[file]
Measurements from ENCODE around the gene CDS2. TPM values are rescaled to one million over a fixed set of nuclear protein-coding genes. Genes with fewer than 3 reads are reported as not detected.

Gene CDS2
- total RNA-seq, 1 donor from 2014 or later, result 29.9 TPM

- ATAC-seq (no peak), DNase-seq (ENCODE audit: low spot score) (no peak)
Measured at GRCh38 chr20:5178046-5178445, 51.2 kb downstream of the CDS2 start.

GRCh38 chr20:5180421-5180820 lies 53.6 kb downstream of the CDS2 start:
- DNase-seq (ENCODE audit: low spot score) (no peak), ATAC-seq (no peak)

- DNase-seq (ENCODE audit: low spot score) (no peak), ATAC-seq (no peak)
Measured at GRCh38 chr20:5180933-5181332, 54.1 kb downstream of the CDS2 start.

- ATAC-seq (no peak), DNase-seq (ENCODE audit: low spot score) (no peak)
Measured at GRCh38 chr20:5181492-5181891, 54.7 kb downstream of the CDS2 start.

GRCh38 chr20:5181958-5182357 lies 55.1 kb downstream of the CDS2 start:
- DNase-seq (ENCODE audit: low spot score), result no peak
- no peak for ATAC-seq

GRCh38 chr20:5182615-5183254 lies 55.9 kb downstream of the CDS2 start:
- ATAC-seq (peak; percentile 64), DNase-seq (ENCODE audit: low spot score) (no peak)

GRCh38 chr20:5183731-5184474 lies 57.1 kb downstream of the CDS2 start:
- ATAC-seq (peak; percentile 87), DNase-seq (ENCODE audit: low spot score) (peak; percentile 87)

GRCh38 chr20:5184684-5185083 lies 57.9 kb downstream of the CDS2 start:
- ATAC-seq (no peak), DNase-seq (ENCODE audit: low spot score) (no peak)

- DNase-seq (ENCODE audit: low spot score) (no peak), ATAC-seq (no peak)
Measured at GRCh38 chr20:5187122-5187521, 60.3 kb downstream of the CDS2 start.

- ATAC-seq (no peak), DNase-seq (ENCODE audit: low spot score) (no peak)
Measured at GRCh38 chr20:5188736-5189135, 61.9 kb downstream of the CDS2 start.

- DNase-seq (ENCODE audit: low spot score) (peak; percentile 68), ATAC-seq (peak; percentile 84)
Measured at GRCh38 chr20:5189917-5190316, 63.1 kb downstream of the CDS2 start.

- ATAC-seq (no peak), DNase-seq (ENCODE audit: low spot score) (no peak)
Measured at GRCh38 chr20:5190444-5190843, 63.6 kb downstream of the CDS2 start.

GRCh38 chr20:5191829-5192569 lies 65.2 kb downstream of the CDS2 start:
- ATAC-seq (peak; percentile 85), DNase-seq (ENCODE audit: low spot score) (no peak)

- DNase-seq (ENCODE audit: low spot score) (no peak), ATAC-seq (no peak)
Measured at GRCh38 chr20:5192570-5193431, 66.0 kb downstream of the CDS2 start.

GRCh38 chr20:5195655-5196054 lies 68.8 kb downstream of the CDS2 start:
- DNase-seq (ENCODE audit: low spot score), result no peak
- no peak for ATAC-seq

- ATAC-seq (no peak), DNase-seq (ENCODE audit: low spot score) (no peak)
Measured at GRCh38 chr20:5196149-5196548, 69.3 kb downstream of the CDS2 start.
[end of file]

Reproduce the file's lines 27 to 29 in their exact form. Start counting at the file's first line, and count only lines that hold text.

- ATAC-seq (no peak), DNase-seq (ENCODE audit: low spot score) (no peak)
Measured at GRCh38 chr20:5190444-5190843, 63.6 kb downstream of the CDS2 start.

GRCh38 chr20:5191829-5192569 lies 65.2 kb downstream of the CDS2 start: